For some reason, the rising tide does not lift all boats. 
The women of the Harvard-Smithsonian CfA in 2013. Look carefully and critically: 64 out of 72 are white women
and zero are Black. Why do white women have such an advantage over non-white women in astronomy?
A couple years ago, I would have looked at these numbers and asked, "Where are all the Black and Latina/o people in astronomy?" However, just as there was a different way of looking at the small number of women in astronomy in the 1980s, there's another perspective on this question: "Why is it that white women have such a distinct advantage in getting astronomy professorships?"

The answer to this question can be found in many different peer-reviewed journal sources, as well as a host of college text books and long-form articles. Among the ones I have read over the past year include When Affirmative Action Was White by Ira Katznelson, The Warmth of Other Suns by Isabel Wilkerson, and Seeing White: An Introduction to Privilege and Race by Jean Halley, Amy Eshleman and Ramya Mahadevan Vijaya, the Case for Reparations by Ta-Nehisi Coates and Segregation Now... by Nikole Hannah-Jones. Seeing White, in particular, lays out a very clear case for the persistence of institutional racism in modern culture and its adverse affects on non-white people, and how racism provides powerful advantages for white people as a group. Since astronomy is a human institution that exists within larger culture, there is no reason at all to assume that these explanations do not extend to the culture of astronomy in the US.

When we say that women have made major gains over the past few decades, it is important to include one important modifier: White women have made major gains. Women of color remain underrepresented at levels below that of white women in the 1980s. Black women in particular are well below their percentage of the US population (<<1% in astronomy vs. 12.6% of US women).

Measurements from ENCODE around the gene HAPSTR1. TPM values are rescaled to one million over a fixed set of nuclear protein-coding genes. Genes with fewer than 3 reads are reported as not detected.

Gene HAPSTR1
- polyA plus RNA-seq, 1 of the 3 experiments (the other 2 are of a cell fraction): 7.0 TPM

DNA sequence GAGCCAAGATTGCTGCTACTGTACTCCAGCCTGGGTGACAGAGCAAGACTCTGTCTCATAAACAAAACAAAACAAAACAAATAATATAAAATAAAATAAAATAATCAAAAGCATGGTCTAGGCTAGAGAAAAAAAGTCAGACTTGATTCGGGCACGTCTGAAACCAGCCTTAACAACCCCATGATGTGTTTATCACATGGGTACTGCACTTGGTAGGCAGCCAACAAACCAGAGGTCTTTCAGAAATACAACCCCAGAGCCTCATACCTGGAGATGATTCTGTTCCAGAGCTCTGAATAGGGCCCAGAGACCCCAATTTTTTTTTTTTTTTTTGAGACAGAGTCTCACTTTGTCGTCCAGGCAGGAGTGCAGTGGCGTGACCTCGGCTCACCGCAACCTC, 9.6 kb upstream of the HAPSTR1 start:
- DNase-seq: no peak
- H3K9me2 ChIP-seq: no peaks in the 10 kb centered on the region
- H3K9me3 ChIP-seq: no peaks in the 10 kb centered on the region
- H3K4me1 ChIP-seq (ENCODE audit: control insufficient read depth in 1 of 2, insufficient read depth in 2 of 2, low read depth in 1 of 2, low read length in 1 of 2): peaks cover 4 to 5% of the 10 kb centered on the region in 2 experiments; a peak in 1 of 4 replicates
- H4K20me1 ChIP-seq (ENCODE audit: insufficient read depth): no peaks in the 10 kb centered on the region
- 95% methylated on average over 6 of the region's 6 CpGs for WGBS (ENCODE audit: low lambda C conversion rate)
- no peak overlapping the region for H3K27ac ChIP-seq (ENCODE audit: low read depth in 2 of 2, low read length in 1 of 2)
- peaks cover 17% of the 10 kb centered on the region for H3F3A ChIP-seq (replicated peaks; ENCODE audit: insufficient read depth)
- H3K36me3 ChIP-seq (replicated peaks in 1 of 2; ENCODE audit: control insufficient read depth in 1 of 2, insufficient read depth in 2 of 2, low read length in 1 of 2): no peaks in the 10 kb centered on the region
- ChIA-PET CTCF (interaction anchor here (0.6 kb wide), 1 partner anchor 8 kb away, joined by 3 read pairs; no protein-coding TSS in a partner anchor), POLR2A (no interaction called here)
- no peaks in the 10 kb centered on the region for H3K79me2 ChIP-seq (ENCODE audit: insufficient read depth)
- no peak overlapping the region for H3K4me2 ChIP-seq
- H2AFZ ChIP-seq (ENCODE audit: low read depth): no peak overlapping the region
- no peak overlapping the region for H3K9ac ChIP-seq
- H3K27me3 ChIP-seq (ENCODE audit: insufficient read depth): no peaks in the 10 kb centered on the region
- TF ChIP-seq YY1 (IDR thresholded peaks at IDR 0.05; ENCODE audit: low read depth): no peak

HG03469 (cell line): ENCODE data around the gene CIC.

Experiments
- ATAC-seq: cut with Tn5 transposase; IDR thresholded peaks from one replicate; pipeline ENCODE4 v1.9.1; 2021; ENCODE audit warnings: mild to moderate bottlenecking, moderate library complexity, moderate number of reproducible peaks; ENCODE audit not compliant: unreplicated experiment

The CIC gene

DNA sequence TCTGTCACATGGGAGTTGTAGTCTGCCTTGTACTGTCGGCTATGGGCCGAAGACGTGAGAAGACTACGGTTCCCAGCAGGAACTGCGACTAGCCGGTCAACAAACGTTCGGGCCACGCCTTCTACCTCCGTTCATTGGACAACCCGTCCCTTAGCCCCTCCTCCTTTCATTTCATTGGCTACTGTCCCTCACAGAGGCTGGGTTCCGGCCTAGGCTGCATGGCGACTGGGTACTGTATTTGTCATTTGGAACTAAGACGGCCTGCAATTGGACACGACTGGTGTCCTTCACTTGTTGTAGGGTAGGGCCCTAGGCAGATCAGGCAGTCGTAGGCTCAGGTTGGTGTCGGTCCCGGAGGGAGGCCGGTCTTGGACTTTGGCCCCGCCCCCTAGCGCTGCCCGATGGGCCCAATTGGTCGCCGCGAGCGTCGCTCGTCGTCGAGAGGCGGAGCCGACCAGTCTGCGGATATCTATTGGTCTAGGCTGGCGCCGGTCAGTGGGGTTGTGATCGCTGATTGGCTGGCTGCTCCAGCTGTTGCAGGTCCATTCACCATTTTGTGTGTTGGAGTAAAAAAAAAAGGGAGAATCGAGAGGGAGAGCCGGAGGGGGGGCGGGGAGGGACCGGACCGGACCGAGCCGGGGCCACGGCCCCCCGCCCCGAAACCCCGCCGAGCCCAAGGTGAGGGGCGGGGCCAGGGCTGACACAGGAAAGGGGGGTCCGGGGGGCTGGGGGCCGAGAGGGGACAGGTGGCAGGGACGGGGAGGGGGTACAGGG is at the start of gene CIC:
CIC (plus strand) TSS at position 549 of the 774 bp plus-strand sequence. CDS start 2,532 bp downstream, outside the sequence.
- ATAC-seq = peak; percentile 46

To answer Chanda Prescod-Weinstein's question: Yes, you are a woman in astronomy. But sadly the tendency is to overlook you and other women of color when we tout the gains of women in astronomy. We cannot talk about the success of women in astronomy without noting the deficit of non-white women in astronomy. Further, the CSWA can only fully meet its charge by recognizing the groups of women who are being left behind as the tide rises, and taking action to correct this major inequity among women in astronomy.

* I used Astronomers of the African Diaspora as a reference for the number of Black women professors. The site is out of date (it doesn't list me), and I didn't count Beth Brown who sadly passed away, and Jarita Holbrook who is no longer employed in the US (bad move, Arizona). If I missed one or two, then the number of Black women astronomers is still epsilon compared to the number of white women professors. 


John Gizis said...

Regarding the out of date website, radio astronomer Prof. Barbara Williams retired from the University of Delaware a few years ago.

John Johnson said...